Where this gets interesting, Sear said, is when you draw a horizontal band across the map — what he refers to as “slicing.” This allows a product manager or owner to define the most basic package of user stories needed to be designed, coded and shipped for a release: the minimum viable product (MVP). As market demands or team priorities shift, cards further down the map, in the unplanned section, can be pulled into the “slice” as deliverables, while other planned stories can be bumped or discarded.
Sharing his screen on a Zoom call, he showed me Airbnb’s hypothetical “Rental MVP”: a to-do list of user stories needed to launch the platform. Stories for guest personas, such as “Add message for host,” “Pricing breakdown” and “Search by number of guests,” appeared in the slice alongside stories for host personas, like “Define my property type and subtype” and “Declare my amenities.”
The reliance of these stories on one another, and the sequence in which they’re developed and released, is key. A would-be guest, for instance, can’t search for a place to stay until it’s been listed.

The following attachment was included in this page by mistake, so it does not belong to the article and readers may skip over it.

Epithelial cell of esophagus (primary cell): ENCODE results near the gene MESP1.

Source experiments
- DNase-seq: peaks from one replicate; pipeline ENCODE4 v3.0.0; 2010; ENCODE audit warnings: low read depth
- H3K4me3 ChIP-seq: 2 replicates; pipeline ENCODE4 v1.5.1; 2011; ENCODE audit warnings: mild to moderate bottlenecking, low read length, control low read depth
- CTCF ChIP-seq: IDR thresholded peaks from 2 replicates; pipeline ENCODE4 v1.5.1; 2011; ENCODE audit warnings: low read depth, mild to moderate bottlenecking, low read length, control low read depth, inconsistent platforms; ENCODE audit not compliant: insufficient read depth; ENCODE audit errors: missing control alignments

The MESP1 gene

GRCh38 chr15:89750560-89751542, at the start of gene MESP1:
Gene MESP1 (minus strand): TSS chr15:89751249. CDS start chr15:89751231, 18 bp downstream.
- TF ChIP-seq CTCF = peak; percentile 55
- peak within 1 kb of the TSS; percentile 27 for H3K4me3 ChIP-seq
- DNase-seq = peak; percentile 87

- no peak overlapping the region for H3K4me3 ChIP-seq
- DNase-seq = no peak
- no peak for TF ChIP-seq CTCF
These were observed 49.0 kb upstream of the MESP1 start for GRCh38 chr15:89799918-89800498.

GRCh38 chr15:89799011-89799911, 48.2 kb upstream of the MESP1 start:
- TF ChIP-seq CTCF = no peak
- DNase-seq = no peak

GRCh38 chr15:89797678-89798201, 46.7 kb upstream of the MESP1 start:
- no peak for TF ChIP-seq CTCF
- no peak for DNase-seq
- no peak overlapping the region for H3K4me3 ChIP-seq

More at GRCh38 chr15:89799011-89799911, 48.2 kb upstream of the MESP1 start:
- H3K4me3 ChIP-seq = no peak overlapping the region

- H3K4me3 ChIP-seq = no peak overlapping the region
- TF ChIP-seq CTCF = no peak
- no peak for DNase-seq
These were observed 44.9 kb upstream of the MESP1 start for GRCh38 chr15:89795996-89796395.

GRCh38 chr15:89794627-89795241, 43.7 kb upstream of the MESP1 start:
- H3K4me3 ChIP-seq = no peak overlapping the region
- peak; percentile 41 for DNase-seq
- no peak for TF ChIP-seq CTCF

“The name of the game really is try and get as little in [the slice] as you possibly can to deliver this particular thing — the most bare bones MVP for allowing someone to actually rent a place to stay,” Sear said.
Defining the MVP also allows for troubleshooting by helping “identify any gaps or places where developers start to look at this, and go: ‘Ah, hold on a sec. That’s not going to be possible. You know, we can’t add a message for a host because we haven’t got anything in the system to allow the user to input a message.’ So then you start to come up with these conversations and tackle these things as opposed to getting halfway through a sprint and realizing you haven’t covered it.”
And when market forecasts or customer needs change, slicing, or more accurately re-slicing, allows product managers to shift the minimum viable product on the fly. “Let’s just say you defined the MVP and were planning a sprint and then something crops up — like the coronavirus,” Sear said. “In a drag-and-drop environment, stories can be easily moved around without compromising an entire release.”